Closed-ended question

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Ordinal-scale questions[edit]

Respondents are asked to decide where they fit along a scale continuum. These questions contain an ordered set of answers. A common ordinal scale asks about levels of satisfaction.[1]

Close ended questions[edit]

Any question which can be answered with a simple "yes" or "no", or with a specific piece of information (ie. "Where can I find cheese?" "Aisle 5").[2] Open-ended questions are sometimes phrased as a statement which requires a response.

A closed-ended question contrasts with an open-ended question.

Examples of close-ended questions:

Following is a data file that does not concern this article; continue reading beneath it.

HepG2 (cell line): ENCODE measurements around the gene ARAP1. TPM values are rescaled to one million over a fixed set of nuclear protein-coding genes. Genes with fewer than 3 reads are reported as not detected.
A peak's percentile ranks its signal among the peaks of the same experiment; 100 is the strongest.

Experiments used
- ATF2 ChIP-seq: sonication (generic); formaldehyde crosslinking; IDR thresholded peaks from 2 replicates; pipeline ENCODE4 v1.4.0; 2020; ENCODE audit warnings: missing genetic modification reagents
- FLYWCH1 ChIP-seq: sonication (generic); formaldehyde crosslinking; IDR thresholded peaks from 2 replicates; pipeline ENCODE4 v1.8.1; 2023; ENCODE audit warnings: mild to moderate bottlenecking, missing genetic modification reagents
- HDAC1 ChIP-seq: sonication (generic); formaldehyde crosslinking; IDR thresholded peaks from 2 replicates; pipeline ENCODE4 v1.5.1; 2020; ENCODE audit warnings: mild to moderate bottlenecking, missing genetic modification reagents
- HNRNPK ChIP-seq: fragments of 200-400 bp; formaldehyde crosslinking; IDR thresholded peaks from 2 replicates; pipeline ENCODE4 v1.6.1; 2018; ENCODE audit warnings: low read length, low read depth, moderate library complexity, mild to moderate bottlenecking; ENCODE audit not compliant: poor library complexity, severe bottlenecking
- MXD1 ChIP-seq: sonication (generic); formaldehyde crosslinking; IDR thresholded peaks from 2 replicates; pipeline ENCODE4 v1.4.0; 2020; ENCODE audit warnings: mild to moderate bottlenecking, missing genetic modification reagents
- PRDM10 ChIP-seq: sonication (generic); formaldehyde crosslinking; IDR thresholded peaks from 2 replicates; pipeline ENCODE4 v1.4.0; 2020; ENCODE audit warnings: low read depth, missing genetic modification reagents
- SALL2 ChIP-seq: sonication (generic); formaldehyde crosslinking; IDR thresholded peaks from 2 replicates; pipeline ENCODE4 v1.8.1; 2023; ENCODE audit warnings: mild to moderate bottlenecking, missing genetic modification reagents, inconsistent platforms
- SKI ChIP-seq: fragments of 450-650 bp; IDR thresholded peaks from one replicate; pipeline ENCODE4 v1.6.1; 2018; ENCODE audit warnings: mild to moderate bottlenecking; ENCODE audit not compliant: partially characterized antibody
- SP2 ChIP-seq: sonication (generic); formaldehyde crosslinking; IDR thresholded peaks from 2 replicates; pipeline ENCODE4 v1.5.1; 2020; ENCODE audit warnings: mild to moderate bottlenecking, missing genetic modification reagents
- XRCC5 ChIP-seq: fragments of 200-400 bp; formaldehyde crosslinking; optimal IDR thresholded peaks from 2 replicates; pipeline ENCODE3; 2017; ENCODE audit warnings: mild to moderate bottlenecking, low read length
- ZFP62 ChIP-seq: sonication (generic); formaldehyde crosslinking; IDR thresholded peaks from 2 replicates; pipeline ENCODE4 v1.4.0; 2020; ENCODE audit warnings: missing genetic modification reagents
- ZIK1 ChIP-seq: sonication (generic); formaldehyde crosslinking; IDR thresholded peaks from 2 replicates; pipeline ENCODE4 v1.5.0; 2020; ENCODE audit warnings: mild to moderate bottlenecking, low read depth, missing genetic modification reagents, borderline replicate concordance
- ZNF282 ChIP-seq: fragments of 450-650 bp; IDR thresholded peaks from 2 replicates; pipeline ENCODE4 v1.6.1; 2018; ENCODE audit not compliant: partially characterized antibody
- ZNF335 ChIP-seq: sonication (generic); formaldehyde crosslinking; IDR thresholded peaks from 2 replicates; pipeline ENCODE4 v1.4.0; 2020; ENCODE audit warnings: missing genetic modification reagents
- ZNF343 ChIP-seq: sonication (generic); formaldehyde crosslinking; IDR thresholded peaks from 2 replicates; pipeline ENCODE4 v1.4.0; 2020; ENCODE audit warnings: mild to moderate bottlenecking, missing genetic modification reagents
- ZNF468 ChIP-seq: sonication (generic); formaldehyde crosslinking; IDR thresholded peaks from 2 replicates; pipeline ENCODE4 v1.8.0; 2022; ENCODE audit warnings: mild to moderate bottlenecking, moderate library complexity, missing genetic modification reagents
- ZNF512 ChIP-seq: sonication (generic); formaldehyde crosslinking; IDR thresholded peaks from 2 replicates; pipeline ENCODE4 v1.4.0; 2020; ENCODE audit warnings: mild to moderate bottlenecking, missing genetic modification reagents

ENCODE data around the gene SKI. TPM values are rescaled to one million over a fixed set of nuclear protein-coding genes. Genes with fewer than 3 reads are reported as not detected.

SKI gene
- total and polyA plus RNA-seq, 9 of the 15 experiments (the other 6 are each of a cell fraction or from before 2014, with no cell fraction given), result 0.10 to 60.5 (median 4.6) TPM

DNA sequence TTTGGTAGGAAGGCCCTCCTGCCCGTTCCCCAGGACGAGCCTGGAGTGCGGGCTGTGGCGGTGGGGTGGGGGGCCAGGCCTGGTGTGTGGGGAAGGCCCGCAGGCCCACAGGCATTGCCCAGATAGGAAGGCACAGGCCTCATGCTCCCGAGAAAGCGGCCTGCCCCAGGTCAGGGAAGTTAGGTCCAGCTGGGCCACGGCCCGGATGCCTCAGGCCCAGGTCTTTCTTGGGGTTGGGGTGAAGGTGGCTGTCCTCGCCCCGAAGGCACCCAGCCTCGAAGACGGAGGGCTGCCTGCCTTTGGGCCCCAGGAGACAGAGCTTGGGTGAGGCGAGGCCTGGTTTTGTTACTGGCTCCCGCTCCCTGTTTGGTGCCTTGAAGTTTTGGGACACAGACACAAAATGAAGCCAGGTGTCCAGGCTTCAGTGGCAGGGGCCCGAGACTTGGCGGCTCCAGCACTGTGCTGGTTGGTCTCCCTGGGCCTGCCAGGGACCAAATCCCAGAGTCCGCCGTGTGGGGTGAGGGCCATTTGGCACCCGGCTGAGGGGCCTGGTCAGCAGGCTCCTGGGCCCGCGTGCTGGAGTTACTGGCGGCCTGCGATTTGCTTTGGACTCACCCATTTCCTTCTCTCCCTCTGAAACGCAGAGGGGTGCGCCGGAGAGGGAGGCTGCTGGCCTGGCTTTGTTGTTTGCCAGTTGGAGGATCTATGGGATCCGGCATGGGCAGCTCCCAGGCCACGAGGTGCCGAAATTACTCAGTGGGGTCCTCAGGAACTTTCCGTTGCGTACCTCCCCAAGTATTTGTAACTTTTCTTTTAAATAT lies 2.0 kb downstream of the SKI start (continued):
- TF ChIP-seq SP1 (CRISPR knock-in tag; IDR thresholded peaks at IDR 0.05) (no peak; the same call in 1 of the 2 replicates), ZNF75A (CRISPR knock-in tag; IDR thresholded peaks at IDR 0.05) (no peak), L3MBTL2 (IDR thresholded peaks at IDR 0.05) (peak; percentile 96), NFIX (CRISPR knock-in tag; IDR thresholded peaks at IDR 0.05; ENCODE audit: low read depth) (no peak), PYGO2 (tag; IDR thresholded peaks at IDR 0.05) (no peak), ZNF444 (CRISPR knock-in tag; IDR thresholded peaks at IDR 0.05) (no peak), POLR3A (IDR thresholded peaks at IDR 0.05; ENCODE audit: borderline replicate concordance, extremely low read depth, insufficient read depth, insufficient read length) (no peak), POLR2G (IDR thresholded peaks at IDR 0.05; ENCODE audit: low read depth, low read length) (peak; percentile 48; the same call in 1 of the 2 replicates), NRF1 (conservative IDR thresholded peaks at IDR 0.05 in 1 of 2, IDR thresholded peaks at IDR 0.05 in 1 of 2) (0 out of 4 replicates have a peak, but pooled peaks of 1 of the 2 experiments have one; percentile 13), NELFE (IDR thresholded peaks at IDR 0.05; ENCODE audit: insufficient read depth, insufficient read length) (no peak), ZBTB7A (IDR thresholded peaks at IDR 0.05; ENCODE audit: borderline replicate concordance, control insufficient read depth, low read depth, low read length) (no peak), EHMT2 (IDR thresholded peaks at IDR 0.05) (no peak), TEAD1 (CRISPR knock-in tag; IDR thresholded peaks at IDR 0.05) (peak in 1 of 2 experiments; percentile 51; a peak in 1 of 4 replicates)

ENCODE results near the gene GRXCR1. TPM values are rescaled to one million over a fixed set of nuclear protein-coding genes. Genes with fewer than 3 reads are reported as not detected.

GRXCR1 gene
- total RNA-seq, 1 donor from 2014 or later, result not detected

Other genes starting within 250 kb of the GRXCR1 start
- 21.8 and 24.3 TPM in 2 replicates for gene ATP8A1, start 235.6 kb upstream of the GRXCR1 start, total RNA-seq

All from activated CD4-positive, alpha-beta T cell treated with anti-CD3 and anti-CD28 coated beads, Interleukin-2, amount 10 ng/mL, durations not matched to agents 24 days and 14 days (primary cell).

• Were you born in 1970?
  • Is the capital of France Paris?
  • Did you steal the money?

At the same time, there are closed-ended questions which are sometimes impossible to answer correctly with a yes or no without confusion, for example: "Have you stopped taking heroin?" (if you never took it), see "Loaded question".

See also[edit]

References[edit]

  1. ^ Dillman D., Smyth J., & Christioan LM. (2009) Internet and Mixed-Mode Surveys. The Tailored Design Method. John Wiley & Sons. New Jersey
  2. ^ yourdictionary.com. yourdictionary.com http://examples.yourdictionary.com/examples-of-open-ended-and-closed-ended-questions.html. Retrieved 17 September 2017.  Missing or empty |title= (help)
  • Howard Schuman & Stanley Presser (October 1979). "The Open and Closed Question". American Sociological Review. 44 (5): 692–712. JSTOR 2094521. doi:10.2307/2094521.